With Felicia, too. There’s that beautiful moment at the train station, when he gives her the coin he held onto for her for so long. But he is hesitant too, asking, “Can I hug you?” It’s really moving. Another really powerful scene for me was when Selim, in Italy ahead of battle, is counseling Genek, sort of as his spiritual guide, maybe his rabbi. Do you think that he is spiritual? Do you see him as a believer?

I think he is very dogmatic. Selim is a very pragmatic person; he’s a scientist and a doctor. He is a serious man, but he also carries a more spiritual side of him. And at that moment, it’s not even being a rabbi, it’s just being a brother. Saying, “You have your wife, you have your kid, I lost all of it. I don’t even know if they’re alive. And you should be happy with what you have, look at the half-full glass instead of looking into this black hole that you’re in.”

I feel that that scene is more of a moment between two good friends, and one friend can’t see above the horizon, and you’ve got to lift them up and send them out there because he’s going to war. You can’t be crumbled in your own thoughts that way. So it’s like two good friends who are supporting one another — two brothers in arms.

What did it mean to you for Selim to come back to us in Tel Aviv?

It happened a lot in the history of that time. A lot of people went to Siberia, to gulags there and in Russia, and were recruited to the Russian army, or the Polish military brigades, and they found their way to their allies in Israel, which was then controlled by Britain, where they were also sending troops to Europe to fight the Nazis. So the circle of Jews that escaped Poland or Germany, or parts of Russia, and found themselves in Israel — many families survived the Holocaust that way, and some of them stayed in Israel, Palestina at the time.

It is really special for Selim to resurrect himself in this ancient Jewish land. What was it that drew you to Selim’s character?

What was really helpful as an actor is the fact that you have the book — you have all the resources and all the pages and the great words that Georgia Hunter put there. And then you have Georgia with you. And of course, it’s a real life story of her family. So you have all the pictures and information and the research that she did. It’s all laid out in front of you. So you have almost all the materials you need to complete your research and just dive into this special character, which is very thoughtful, and also very emotional, but at the same time is very kept together and not showing all his inner feelings.

What is Passover like in your family, and how did that echo back to the Passover in the show?

The Jewish tradition… one of the greatest traditions is that we have so many goddamn holidays! You always have something to celebrate! You have Yom this and Yom that, and you always find yourself around the family table. Something that separates Judaism from other religions is that you have this togetherness… it’s sometimes too much! Keep me away from my family for a little bit! But boy there’s something that is so special about it.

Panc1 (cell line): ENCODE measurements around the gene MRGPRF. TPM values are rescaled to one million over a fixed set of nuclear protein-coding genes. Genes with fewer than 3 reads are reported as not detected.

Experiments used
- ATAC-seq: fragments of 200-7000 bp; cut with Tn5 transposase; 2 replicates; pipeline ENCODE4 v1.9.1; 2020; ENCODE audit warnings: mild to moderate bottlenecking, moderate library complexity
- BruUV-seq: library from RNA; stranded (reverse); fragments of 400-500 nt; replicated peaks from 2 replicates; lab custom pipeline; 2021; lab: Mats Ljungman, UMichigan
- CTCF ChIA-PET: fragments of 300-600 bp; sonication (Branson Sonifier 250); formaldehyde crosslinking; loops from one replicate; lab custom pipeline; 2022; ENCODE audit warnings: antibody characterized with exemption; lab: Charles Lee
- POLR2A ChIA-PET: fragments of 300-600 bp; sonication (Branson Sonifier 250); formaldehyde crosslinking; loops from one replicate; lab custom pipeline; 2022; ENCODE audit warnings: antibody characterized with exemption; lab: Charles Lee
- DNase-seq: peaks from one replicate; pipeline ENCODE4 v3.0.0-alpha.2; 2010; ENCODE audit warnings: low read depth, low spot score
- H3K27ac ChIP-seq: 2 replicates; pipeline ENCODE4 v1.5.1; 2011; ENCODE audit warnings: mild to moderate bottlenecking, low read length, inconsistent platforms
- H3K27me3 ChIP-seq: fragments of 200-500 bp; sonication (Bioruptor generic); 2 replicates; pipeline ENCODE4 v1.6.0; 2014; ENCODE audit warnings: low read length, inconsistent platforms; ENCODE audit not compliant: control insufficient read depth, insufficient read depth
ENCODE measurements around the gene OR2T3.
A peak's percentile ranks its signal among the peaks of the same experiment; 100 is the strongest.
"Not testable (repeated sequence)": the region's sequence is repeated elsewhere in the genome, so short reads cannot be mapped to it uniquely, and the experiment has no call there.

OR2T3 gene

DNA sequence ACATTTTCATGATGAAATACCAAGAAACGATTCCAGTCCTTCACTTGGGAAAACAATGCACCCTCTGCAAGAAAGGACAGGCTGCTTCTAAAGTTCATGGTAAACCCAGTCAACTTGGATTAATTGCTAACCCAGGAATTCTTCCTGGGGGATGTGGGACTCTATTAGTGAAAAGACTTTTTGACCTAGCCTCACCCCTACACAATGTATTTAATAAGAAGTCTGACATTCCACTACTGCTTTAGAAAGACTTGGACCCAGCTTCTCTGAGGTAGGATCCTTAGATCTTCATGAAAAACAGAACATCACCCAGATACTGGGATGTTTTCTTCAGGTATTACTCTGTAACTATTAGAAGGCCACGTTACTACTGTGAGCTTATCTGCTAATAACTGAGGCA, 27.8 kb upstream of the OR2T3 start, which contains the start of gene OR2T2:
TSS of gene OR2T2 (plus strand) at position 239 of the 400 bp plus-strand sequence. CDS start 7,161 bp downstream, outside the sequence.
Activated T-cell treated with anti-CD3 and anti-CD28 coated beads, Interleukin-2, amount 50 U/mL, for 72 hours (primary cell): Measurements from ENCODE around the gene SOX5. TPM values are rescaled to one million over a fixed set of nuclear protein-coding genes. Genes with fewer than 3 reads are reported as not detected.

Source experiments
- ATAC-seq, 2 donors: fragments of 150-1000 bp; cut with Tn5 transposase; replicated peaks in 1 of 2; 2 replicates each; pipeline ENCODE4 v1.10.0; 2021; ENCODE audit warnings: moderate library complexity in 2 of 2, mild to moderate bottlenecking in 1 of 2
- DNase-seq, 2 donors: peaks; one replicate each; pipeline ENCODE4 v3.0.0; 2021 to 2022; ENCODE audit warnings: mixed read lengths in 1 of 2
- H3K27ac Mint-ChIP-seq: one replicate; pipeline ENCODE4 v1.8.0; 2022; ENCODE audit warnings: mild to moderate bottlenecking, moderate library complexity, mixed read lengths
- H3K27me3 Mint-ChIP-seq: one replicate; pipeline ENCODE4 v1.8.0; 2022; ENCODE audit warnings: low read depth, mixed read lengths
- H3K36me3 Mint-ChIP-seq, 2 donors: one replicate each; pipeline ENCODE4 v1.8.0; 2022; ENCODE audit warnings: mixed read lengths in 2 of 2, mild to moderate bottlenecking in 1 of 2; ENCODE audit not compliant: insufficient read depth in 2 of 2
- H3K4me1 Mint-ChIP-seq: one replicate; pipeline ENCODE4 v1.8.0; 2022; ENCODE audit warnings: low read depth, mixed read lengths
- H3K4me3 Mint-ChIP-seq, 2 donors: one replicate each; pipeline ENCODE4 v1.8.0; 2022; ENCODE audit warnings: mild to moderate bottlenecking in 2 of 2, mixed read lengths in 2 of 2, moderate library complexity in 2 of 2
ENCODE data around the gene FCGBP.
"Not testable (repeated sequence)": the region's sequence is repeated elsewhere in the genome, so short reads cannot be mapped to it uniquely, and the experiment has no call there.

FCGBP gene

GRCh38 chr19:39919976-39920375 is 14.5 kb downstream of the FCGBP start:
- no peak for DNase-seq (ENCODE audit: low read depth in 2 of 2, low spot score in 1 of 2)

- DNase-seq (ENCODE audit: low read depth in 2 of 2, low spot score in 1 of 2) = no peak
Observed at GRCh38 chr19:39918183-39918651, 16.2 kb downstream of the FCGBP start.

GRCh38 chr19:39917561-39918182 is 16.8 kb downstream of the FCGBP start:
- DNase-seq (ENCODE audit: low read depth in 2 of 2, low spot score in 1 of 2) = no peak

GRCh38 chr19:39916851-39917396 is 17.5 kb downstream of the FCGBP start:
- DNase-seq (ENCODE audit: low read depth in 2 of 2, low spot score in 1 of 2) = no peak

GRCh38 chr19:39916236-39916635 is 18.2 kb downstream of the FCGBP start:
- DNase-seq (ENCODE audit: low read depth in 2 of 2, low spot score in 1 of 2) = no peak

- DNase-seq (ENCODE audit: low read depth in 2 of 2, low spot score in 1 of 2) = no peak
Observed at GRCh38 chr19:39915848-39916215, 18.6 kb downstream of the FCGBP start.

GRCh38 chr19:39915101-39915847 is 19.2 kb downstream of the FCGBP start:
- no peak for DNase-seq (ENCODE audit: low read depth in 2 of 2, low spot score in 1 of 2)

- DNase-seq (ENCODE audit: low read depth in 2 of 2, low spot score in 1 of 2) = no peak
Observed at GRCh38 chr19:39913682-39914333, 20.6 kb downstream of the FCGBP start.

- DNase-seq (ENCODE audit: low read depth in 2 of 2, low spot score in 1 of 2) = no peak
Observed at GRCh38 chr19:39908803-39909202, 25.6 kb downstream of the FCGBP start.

When you’re coming around the table, there’s little fights and teasing between the brothers and my mother who always brings up a subject right at the wrong time. There’s little moments that happen around the Passover table, and that’s what makes it so warm and real. A real family. That’s real love. It comes with all the colors of it.

And also you tell the story of our survival. You sit at a table and tell the story of survival, and in the show, you’re telling a story of survival.

At the Passover dinner, we tell the story of how we survived, escaped the Egyptians at a time in our history. And it’s becoming a tale as well — the Holocaust, it just happened. It’s not history that happened thousands of years ago. It just recently happen. It’s a generation that is passing and we now need to live without the people who experienced that. And we will have to tell it, and it’s not a story. It’s not a haggadah. No, it’s our lives. We know it, it happened. It’s not a story. It’s real life. And now we kind of have to prove it. That’s what’s dangerous about it.

How has the current moment changed your perception of the show?

It’s very important for us to not let antisemitism raise its ugly head ever again.

What are you working on next? Is there another season of “Beauty Queen”?

Well, they’re writing it, I can tell you that! I don’t know when we’ll film it, but it’s in the writing process. And there’s one show that’s supposed to come out called “Stronghold.” It’s about the Yom Kippur War. There’s another show that is coming, I can’t say much about it, but it’s an international project as well that was filmed in Argentina and Uruguay. And it’s kind of like a thriller, about a terrorist attack that happened in Argentina in 1994.

That’s intense! Really intense projects!

Like my life, very intense! What can I say!

The Holocaust, the Yom Kippur War — you’re not getting a break!

The next one is going to be a rom-com. A nice little comedy, hopefully. Let’s summon it.

Please! Someone! Give Michael a break!

You got to do a little comedy. Life is funny. But in those stories, even “We Were the Lucky Ones,” you have those little moments that are almost like a rom-com sometimes. The love and the romance and the disappointments and all that. You have those twists in the story that make it close to the heart and more easy for people to identify and find themselves in.